*½ out of ****

Friday, June 25, 2010


You know, in a year that’s looking like one of the worst summer movie seasons in recent memory it might seem easy for a documentary about babies to outshine an A-Team. But the beauty about Babies (and humor) lies in its humanity. The most innocent kind of humanity too! Babies isn’t necessarily about a bunch of infants growing up differently, but rather an example of their similarities immediately after birth.

The vague story of this documentary follows four infants: Ponijao from Namibia, Bayar from Mongolia, Mari from Japan, and Hattie from the United States. From there they learn to crawl, mumble, walk and speak, all while being utterly entranced by fresh, new life.

For a lot of the film, Babies turns out to be more of a crowd pleaser than an insightful journey. The humor surrounding these kids as they decide to gnaw on everything, piss where they please and stare obsessively is truly outrageous. But what gets me is how similar they all are. It begs the question: Is this a movie about babies growing up in different cultures or a film showing how irrelevant cultural preference is in the wake of new life.

To exemplify the similarities of these infants, they all have access to animals and treat them with as little reverence as possible. Panijao tugs on the upper lip of a dog, while Bayar steps on a lamb. They’re curious about these animals’ physical structure and they feel they must learn about them by touching-- Despite how uncomfortable the animals get. There is no boundary for these babies in any culture. They study by doing and they have yet to get to a place where they can be fully assimilated in to their respective societies. To me, this is what makes the film so fascinating.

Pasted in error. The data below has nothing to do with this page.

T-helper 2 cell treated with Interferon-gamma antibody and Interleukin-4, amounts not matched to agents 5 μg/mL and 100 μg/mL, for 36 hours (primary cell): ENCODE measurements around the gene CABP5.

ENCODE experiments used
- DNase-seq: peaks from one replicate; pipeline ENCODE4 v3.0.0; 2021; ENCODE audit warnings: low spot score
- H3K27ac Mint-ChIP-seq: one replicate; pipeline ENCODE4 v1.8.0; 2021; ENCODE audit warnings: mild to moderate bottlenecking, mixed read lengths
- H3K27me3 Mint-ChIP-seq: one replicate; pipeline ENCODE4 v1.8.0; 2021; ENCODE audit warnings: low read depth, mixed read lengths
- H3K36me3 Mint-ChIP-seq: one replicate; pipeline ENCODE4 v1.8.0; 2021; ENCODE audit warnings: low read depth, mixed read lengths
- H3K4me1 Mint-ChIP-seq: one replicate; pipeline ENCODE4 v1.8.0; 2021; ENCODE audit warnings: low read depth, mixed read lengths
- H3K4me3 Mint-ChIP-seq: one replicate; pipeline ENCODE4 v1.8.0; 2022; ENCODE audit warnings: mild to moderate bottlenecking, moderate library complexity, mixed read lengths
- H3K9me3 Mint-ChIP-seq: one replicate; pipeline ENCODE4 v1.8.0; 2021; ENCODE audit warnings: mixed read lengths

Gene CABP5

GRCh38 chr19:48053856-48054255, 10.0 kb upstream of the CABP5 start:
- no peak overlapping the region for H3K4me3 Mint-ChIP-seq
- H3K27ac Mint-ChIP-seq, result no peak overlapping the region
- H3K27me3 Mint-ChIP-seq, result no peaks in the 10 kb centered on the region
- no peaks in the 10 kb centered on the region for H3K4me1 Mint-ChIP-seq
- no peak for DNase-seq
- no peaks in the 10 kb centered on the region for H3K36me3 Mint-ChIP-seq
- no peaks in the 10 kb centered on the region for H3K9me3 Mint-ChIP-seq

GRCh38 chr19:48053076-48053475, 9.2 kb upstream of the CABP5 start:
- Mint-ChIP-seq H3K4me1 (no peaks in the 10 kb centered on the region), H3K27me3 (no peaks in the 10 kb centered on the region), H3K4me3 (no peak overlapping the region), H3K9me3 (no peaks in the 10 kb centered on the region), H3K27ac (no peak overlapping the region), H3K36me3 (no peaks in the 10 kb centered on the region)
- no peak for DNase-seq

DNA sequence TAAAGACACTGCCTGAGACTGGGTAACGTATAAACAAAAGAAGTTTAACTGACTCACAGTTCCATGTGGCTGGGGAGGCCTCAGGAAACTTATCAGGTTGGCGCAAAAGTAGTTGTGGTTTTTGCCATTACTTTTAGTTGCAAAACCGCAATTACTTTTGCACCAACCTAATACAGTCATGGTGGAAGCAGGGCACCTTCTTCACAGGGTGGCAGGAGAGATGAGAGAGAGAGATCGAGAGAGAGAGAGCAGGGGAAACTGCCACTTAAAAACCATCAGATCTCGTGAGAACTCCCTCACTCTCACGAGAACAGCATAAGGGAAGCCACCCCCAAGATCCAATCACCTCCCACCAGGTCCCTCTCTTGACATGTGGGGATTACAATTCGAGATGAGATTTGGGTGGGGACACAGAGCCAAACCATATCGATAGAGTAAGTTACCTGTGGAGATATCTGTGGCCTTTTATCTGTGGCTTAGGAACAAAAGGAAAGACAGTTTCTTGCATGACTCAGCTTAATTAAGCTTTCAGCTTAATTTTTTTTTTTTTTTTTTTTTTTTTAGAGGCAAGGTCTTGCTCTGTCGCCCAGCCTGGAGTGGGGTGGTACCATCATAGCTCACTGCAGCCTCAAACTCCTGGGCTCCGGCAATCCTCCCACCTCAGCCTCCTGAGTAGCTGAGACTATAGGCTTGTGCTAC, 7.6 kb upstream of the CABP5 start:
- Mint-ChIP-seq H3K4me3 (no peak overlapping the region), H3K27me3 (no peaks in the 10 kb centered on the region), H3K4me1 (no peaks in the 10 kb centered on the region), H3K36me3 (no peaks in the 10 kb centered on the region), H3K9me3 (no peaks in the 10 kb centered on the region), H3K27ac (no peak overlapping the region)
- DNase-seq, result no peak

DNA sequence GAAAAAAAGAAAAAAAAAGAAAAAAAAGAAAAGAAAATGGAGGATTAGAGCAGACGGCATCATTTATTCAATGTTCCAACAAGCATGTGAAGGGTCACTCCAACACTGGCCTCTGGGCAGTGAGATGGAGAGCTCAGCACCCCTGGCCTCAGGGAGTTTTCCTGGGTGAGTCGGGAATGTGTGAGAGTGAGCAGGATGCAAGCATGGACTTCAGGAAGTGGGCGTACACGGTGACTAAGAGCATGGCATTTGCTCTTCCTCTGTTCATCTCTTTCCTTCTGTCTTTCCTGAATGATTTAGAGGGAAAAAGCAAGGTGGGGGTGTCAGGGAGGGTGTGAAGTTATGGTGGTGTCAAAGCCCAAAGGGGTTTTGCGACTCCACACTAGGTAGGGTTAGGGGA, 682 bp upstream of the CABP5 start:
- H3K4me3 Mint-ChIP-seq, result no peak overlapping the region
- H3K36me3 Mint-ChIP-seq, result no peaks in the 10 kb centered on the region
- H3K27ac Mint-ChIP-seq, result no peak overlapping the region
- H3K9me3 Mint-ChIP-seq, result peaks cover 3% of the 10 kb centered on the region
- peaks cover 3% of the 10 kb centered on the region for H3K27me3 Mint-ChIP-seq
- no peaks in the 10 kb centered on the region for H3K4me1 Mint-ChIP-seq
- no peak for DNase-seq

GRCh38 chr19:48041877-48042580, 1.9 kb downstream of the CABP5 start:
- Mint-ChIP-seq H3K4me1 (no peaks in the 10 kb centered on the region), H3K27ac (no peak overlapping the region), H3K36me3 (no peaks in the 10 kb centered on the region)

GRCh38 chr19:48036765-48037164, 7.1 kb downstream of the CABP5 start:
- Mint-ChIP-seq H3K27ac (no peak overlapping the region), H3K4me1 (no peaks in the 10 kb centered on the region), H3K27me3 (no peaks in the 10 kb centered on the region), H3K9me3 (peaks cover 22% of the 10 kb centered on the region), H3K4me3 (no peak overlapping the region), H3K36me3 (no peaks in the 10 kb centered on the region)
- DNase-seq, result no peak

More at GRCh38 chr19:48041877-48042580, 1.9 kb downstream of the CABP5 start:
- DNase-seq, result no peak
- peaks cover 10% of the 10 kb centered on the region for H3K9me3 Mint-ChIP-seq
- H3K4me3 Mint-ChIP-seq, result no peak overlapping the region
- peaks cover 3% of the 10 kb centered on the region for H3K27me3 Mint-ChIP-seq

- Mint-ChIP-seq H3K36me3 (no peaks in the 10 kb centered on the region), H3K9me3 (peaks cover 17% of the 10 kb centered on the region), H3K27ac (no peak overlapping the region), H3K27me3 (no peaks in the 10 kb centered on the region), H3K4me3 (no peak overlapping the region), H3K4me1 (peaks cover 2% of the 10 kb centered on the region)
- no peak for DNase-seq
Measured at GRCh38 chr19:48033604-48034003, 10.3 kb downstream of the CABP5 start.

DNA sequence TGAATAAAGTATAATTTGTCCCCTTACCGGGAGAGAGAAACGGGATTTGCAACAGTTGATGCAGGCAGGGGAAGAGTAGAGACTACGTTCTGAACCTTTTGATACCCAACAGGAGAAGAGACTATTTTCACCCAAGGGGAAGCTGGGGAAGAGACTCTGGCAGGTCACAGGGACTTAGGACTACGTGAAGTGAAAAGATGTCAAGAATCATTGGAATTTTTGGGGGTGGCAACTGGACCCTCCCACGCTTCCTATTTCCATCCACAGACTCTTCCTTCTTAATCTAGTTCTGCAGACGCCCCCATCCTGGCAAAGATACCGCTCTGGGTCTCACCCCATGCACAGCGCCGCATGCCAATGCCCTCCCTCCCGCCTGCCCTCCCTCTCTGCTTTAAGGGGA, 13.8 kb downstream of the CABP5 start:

The film rams home that the purist form of human innocence is the untainted and curious baby. If this sounds hysterical, don’t worry, it’s suppose to be. Mari’s parents may be worried about their job, but she’s more concerned about getting a long, cylinder block through a hole. (Something I’m sure her father would prefer her to learn later in life.) But the failure to understand why these toys won’t stay together upsets her so much that she throws her feet to the floor in a fit of rage. Her day is clearly ruined. The result is both hilarious and engaging. Hilarious because from our point of view the situation means nothing; engaging because this is really what is important to her. It’s how she learns and she feels she’s failed.

But I won’t recommend this to the masses. This is a movie with babies being babies for an hour and twenty minutes with no narration. Nothing Youtube can’t give us, right? But while the film admittedly seems less interested in providing a new perspective and more interested in making the crowd go, “Awww…” I’m pretty sure there’s enough insightful material to spark intelligent discussions. And if you don’t feel the same way, at least we can agree that babies will be babies—And honestly, how damn funny is that?

*** out of ****